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Accumulation of dipeptide repeat proteins predates that of TDP-43 in frontotemporal lobar degeneration associated with hexanucleotide repeat expansions inC9ORF72gene

Overview of attention for article published in Neuropathology & Applied Neurobiology, April 2015
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About this Attention Score

  • In the top 25% of all research outputs scored by Altmetric
  • High Attention Score compared to outputs of the same age (88th percentile)
  • High Attention Score compared to outputs of the same age and source (89th percentile)

Mentioned by

twitter
19 tweeters
facebook
2 Facebook pages

Citations

dimensions_citation
43 Dimensions

Readers on

mendeley
96 Mendeley
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Title
Accumulation of dipeptide repeat proteins predates that of TDP-43 in frontotemporal lobar degeneration associated with hexanucleotide repeat expansions inC9ORF72gene
Published in
Neuropathology & Applied Neurobiology, April 2015
DOI 10.1111/nan.12178
Pubmed ID
Authors

Atik Baborie, Timothy D. Griffiths, Evelyn Jaros, Robert Perry, Ian G. McKeith, David J. Burn, Masami Masuda-Suzukake, Masato Hasegawa, Sara Rollinson, Stuart Pickering-Brown, Andrew C. Robinson, Yvonne S. Davidson, David M. A. Mann

Abstract

Frontotemporal lobar degeneration (FTLD) and Motor Neuron Disease are linked by the possession of a hexanucleotide repeat expansion in C9ORF72, and both show neuronal cytoplasmic inclusions within cerebellar and hippocampal neurones which are TDP-43 negative but immunoreactive for p62 and dipeptide repeat proteins (DPR), these being generated by a non-ATG RAN translation of the expanded region of the gene.

Twitter Demographics

The data shown below were collected from the profiles of 19 tweeters who shared this research output. Click here to find out more about how the information was compiled.

Mendeley readers

The data shown below were compiled from readership statistics for 96 Mendeley readers of this research output. Click here to see the associated Mendeley record.

Geographical breakdown

Country Count As %
United Kingdom 1 1%
Unknown 95 99%

Demographic breakdown

Readers by professional status Count As %
Student > Ph. D. Student 27 28%
Student > Bachelor 15 16%
Researcher 13 14%
Student > Master 12 13%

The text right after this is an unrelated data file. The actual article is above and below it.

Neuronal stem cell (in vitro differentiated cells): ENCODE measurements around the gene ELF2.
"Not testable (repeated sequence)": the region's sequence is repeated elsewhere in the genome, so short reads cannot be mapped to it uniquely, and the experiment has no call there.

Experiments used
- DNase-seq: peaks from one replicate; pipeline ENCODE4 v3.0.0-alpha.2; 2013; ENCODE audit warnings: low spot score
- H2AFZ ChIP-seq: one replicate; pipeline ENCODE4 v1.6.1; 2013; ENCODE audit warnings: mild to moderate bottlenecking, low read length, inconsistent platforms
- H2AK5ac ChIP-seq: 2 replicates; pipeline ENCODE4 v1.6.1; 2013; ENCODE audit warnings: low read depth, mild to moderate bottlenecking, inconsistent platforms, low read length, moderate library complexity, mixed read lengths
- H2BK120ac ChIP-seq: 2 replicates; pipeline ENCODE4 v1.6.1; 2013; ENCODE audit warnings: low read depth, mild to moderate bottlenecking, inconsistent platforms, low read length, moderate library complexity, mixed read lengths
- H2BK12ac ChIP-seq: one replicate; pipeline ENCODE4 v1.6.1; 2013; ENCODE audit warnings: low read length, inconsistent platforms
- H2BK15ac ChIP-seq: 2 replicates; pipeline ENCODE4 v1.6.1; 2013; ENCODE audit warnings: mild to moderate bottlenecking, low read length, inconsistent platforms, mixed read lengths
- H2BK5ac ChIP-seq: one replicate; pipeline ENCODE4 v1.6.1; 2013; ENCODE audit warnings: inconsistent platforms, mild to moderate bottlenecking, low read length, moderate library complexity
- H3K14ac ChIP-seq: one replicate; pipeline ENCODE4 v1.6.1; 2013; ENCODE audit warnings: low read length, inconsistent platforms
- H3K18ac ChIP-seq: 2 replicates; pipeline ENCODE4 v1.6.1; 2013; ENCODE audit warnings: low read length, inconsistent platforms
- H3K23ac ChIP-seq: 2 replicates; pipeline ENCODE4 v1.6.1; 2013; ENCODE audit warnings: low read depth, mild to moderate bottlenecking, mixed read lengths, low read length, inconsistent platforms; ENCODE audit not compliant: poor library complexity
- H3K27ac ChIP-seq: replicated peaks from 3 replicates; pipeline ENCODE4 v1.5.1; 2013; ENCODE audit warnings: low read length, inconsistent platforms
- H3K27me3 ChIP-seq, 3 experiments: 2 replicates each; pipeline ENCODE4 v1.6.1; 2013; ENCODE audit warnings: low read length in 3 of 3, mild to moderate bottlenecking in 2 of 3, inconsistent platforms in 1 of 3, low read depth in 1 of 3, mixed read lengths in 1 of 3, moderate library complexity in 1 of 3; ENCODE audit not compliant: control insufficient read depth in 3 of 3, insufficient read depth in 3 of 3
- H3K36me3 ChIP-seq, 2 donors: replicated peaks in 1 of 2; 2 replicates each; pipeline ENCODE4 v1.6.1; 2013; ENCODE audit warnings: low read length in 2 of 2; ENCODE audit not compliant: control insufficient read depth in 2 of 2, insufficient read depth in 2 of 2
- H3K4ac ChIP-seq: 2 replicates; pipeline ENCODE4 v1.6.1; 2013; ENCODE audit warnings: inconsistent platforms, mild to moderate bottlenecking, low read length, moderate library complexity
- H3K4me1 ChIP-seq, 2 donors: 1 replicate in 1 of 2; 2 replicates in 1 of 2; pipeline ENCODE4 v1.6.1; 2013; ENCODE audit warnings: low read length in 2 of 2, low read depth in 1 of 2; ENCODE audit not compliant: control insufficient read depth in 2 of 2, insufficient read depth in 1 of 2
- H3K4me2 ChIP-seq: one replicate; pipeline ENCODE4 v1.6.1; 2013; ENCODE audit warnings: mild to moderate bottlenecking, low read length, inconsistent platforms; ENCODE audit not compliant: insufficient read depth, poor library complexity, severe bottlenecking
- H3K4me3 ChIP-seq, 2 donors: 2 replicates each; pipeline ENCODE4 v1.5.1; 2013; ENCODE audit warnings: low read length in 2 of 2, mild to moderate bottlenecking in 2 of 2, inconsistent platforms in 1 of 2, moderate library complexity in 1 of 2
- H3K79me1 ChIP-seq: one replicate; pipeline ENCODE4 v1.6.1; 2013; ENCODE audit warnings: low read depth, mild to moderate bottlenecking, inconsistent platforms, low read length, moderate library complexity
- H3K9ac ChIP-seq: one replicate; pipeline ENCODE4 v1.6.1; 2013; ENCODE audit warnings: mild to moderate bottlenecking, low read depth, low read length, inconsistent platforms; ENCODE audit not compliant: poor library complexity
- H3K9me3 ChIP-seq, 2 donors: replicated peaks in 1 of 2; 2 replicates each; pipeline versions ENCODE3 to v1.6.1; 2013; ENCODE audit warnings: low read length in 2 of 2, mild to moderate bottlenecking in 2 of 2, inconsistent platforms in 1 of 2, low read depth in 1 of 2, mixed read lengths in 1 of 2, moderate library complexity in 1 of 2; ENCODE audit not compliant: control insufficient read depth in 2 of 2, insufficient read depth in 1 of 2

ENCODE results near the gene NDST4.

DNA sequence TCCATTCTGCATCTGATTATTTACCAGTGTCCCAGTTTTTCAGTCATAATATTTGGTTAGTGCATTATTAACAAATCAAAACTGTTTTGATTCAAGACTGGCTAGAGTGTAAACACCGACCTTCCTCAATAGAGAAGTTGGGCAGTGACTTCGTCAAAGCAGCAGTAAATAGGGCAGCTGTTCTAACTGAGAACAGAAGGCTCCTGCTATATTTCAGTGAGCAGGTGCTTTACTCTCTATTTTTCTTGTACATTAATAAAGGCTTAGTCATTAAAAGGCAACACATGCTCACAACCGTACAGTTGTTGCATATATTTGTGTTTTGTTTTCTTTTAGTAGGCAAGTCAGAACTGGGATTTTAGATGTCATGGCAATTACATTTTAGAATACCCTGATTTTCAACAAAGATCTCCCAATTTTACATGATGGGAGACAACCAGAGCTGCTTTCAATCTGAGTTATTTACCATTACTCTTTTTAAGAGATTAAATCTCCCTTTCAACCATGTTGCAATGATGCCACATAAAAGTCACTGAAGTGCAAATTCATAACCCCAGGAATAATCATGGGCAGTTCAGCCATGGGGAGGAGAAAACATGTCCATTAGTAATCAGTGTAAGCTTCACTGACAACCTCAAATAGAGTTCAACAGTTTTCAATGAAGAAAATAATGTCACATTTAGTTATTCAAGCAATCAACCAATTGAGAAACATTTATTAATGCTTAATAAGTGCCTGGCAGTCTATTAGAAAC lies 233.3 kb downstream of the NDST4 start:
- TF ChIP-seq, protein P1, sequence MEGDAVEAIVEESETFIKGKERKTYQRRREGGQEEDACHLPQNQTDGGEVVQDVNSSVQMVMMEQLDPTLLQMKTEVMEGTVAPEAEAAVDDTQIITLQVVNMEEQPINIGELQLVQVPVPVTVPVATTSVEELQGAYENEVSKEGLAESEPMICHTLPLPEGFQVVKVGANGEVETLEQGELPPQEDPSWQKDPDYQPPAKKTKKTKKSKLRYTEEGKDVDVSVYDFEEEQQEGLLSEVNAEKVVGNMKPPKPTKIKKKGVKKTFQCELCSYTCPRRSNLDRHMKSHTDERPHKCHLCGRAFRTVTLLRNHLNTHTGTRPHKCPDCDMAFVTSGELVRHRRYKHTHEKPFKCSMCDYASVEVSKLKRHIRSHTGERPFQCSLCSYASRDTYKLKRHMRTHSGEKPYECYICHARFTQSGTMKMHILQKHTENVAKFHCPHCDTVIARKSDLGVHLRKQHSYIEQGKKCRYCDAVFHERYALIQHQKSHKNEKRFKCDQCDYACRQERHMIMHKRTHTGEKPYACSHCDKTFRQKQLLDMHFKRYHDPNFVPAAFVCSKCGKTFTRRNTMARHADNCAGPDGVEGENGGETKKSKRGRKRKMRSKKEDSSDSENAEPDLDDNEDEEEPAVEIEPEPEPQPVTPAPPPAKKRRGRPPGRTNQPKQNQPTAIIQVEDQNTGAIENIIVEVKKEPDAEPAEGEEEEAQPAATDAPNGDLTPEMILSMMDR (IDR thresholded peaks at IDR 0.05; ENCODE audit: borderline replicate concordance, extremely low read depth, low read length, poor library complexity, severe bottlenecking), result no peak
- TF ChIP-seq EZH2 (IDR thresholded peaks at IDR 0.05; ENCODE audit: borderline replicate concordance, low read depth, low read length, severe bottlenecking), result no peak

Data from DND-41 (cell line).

Student > Doctoral Student 8 8%
Other 10 10%
Unknown 11 11%
Readers by discipline Count As %
Agricultural and Biological Sciences 23 24%
Neuroscience 22 23%
Medicine and Dentistry 17 18%
Biochemistry, Genetics and Molecular Biology 12 13%
Nursing and Health Professions 2 2%
Other 6 6%
Unknown 14 15%

Attention Score in Context

This research output has an Altmetric Attention Score of 12. This is our high-level measure of the quality and quantity of online attention that it has received. This Attention Score, as well as the ranking and number of research outputs shown below, was calculated when the research output was last mentioned on 16 April 2016.
All research outputs
#1,649,532
of 15,438,352 outputs
Outputs from Neuropathology & Applied Neurobiology
#125
of 860 outputs
Outputs of similar age
#23,788
of 203,230 outputs
Outputs of similar age from Neuropathology & Applied Neurobiology
#3
of 29 outputs
Altmetric has tracked 15,438,352 research outputs across all sources so far. Compared to these this one has done well and is in the 89th percentile: it's in the top 25% of all research outputs ever tracked by Altmetric.
So far Altmetric has tracked 860 research outputs from this source. They typically receive a little more attention than average, with a mean Attention Score of 5.6. This one has done well, scoring higher than 85% of its peers.
Older research outputs will score higher simply because they've had more time to accumulate mentions. To account for age we can compare this Altmetric Attention Score to the 203,230 tracked outputs that were published within six weeks on either side of this one in any source. This one has done well, scoring higher than 88% of its contemporaries.
We're also able to compare this research output to 29 others from the same source and published within six weeks on either side of this one. This one has done well, scoring higher than 89% of its contemporaries.